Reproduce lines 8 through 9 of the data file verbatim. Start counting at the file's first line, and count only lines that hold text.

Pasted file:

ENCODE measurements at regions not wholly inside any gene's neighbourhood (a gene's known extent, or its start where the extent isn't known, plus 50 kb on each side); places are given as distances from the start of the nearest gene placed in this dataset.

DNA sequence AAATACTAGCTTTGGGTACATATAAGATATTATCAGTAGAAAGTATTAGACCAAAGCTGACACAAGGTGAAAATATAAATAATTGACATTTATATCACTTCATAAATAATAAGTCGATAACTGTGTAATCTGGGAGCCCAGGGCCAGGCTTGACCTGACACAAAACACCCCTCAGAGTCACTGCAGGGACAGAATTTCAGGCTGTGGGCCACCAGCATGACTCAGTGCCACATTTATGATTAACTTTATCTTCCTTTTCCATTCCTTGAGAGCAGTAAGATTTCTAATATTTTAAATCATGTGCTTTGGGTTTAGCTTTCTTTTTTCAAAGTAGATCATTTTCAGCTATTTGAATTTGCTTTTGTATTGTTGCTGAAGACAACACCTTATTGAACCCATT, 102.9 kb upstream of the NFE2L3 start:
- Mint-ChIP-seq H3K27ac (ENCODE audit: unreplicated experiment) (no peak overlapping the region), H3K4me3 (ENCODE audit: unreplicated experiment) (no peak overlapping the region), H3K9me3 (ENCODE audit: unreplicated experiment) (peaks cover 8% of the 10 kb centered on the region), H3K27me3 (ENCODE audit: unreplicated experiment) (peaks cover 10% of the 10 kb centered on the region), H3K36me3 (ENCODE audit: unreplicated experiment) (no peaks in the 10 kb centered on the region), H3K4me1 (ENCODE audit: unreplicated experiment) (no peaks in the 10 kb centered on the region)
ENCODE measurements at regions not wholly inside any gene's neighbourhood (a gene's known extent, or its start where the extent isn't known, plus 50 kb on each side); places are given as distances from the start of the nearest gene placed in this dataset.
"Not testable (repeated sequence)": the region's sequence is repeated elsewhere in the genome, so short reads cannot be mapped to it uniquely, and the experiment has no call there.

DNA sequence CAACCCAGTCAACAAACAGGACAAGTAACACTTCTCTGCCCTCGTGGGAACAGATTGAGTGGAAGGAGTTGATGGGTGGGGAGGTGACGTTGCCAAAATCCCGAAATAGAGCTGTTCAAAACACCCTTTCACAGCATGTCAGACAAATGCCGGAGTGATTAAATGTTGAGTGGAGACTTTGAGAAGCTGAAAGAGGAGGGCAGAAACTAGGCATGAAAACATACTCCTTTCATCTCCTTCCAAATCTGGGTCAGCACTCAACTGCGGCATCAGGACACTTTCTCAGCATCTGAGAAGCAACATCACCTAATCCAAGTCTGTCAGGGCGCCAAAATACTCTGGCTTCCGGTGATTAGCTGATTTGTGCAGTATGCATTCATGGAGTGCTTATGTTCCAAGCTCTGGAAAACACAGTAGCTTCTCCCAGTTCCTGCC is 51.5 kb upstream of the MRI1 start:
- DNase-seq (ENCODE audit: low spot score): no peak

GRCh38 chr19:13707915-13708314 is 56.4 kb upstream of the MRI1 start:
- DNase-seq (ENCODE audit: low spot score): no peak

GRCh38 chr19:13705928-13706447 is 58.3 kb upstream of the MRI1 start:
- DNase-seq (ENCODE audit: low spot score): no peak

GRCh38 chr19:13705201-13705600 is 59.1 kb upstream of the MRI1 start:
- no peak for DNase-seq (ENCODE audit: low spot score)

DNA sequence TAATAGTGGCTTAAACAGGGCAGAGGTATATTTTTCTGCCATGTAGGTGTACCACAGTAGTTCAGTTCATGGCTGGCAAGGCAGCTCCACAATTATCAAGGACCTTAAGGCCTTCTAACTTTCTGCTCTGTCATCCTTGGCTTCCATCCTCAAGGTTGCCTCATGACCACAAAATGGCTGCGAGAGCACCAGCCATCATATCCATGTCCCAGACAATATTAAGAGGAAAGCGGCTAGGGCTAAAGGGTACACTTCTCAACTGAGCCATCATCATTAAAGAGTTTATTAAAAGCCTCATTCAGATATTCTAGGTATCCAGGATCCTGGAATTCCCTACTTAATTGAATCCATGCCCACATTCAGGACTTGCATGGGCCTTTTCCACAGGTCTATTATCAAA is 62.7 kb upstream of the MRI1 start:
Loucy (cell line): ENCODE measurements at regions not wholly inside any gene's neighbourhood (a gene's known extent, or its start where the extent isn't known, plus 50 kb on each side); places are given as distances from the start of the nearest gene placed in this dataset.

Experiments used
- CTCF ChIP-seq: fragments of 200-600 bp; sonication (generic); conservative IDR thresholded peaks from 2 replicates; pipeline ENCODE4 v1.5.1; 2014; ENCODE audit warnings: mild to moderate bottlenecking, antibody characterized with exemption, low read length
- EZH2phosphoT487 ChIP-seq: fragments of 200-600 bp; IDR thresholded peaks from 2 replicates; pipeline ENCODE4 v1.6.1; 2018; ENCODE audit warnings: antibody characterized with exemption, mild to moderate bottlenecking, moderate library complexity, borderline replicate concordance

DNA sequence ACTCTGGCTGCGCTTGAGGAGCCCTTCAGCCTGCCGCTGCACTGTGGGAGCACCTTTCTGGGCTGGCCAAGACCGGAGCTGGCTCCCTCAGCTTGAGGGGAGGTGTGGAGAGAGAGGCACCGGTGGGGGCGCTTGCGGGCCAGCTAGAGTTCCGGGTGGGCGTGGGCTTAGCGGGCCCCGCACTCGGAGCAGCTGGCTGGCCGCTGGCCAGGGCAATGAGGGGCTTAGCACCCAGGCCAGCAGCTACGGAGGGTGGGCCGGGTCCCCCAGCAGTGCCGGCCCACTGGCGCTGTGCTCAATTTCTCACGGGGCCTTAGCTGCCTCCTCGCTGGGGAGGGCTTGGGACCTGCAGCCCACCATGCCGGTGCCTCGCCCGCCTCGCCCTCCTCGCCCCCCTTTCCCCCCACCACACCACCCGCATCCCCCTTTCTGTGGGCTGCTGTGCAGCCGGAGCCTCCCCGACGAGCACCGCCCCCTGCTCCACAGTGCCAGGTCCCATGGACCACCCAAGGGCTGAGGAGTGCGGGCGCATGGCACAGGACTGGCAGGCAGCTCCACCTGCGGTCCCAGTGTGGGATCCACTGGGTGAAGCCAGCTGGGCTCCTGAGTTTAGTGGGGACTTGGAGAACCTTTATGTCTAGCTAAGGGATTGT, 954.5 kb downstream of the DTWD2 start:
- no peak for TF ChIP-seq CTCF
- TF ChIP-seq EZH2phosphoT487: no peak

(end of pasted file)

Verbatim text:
GRCh38 chr19:13707915-13708314 is 56.4 kb upstream of the MRI1 start:
- DNase-seq (ENCODE audit: low spot score): no peak